A study into the public sector's ability to attract, retain and manage talent has been published.
* Organisations across the UK public and private sectors are struggling to attract, retain, develop and manage talented staff
* The challenge is being felt particularly in the public sector
* The public sector lacks talent at director, management and specialist level
* Identifying and developing talent is broadly left to 'gut feel' across the public sector
* Local government and the health sector face the greatest talent challenges
The study, 'Talent Management: Creating the Capacity to Perform', surveyed over 1500 leaders, including over 900 the public sector.
Talent Management: Creating the Capacity to Perform
Executive Summary: Key Public Sector Findings
Headline findings are below.
The Talent Gap
* 55% of public sector leaders believe their organisation does not have enough talented people in senior management.
* 58% of Central Government leaders identify a talent shortage at senior management level.
Attraction, Retention and Development: The Talent Challenge
* 48% of public sector organisations identified an inability to attract talent at director level.
* 54% say they struggle to attract talent at management level.
* 62% believe that their organisation does not develop enough talent of its own.
* 57% of public sector respondents state that their organisation is unable to attract specialist talent.
Talent Management: The 'Gut Feel' Approach
* 68% of public sector managers confess that they rely on gut feel to identify star performers.
* 80% of public sector leaders state that their organisation does not put enough time and energy into managing talent.
* 83% say their organisation has no talent attraction plan; 76% have no retention plan.
* Just 13% of public sector organisations claim to have in place systems to fast-track talent.
* 61% of Local Government leaders feel that their organisation cannot attract enough talent at management level.
* 72% are unable to attract specialists.
* 68% say that their organisation does not develop enough talent of its own.
* 86% believe that their organisation does not put enough time and energy into managing talent.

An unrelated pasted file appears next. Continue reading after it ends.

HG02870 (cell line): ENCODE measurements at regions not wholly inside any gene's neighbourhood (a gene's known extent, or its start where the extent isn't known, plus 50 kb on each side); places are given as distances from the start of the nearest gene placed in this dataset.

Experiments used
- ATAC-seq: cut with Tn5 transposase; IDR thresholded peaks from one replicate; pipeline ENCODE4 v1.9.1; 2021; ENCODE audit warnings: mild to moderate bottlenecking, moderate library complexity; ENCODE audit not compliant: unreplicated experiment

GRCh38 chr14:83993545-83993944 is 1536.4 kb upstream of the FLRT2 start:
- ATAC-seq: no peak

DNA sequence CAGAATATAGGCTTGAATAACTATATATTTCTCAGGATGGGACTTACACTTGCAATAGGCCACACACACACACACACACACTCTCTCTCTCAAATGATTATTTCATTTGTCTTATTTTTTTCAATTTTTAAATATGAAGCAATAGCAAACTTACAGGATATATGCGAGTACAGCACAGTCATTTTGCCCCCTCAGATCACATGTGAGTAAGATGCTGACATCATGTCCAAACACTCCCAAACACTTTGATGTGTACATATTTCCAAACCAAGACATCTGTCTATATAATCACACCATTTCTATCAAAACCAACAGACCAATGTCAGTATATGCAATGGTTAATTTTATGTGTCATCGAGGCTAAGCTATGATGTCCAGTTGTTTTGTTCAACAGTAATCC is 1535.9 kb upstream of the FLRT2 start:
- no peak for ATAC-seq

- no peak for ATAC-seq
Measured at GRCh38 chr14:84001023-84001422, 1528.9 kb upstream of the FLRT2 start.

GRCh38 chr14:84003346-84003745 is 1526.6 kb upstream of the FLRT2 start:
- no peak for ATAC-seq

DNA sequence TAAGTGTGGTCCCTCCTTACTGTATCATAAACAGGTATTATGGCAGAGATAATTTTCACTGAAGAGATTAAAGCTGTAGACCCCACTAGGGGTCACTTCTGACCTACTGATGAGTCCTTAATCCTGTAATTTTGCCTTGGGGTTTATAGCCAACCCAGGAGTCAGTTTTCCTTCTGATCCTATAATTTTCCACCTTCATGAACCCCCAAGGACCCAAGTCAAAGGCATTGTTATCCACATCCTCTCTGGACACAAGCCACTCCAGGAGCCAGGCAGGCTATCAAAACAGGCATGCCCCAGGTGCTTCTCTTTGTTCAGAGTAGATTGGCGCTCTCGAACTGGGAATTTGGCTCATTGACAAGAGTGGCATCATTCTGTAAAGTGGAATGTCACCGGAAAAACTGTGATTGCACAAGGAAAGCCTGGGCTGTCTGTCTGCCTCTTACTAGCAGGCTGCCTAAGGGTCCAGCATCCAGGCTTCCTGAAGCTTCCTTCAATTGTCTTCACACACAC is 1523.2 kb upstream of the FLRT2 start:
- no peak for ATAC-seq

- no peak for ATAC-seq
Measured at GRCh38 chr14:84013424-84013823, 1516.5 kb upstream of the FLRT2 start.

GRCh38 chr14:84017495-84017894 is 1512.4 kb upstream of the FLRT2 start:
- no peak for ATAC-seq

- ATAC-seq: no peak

* Just 9% have a succession management process in place.
* 73% of health sector respondents leave talent to 'gut feel'.
* 67% of health sector leaders believe their organisation does not develop enough talent of its own.
* Only 9% have a fast-track system to identify and develop talent.
'Act on talent management now or fail in the future', is the strong message coming out of a new study by leadership and executive recruitment consultancy, Veredus, and the Society of Chief Personnel Officers (SOCPO).
The study, 'Talent Management: Creating the Capacity to Perform', surveyed over 1500 leaders in both the public and private sectors. The research reveals that nearly half of public sector organisations say they are struggling to attract talent at director level (48%), a proportion which rises to over half (54%) at management level. Their private sector counterparts reported lower talent gaps at the same levels (44% and 43% respectively).
The research also highlights a lack of procedures for managing talent. 68% of public sector and 67% of private sector managers confess that they rely on gut feel to identify star performers. 83% of public sector leaders say their organisation has no specific talent attraction plan, compared with 61% of private sector leaders. Only 13% of public sector organisations have systems to fast-track talent, compared to 23% in the private sector.
Leaders in the local government and health sectors face the toughest talent management challenges, with the highest proportions of leaders expressing concerns about their organisation's ability to attract, develop and retain talent. 68% of local government leaders and 67% of health leaders in the survey said that their organisations do not develop enough talent of their own.
Patrick McHale, director, Veredus, said: 'Everybody knows that people make the biggest difference between successful and failing organisations. Yet our research shows that public sector leaders know that they need to do better in finding and nurturing the talent crucial to sustained success. Identifying, attracting and developing talent must be at the top of the agenda for public sector leaders in 2006.'
Alan Warner, SOCPO lead officer for talent management, said: 'This report is a call to action. Talented people are the life blood of successful organisations. If we don't ensure that we recruit, retain and develop the best people, we will struggle in the future. Talent management is central to achieving this.'
The study, conducted by Veredus, surveyed 1533 public and private sector leaders and senior managers between November 2005 and January 2006.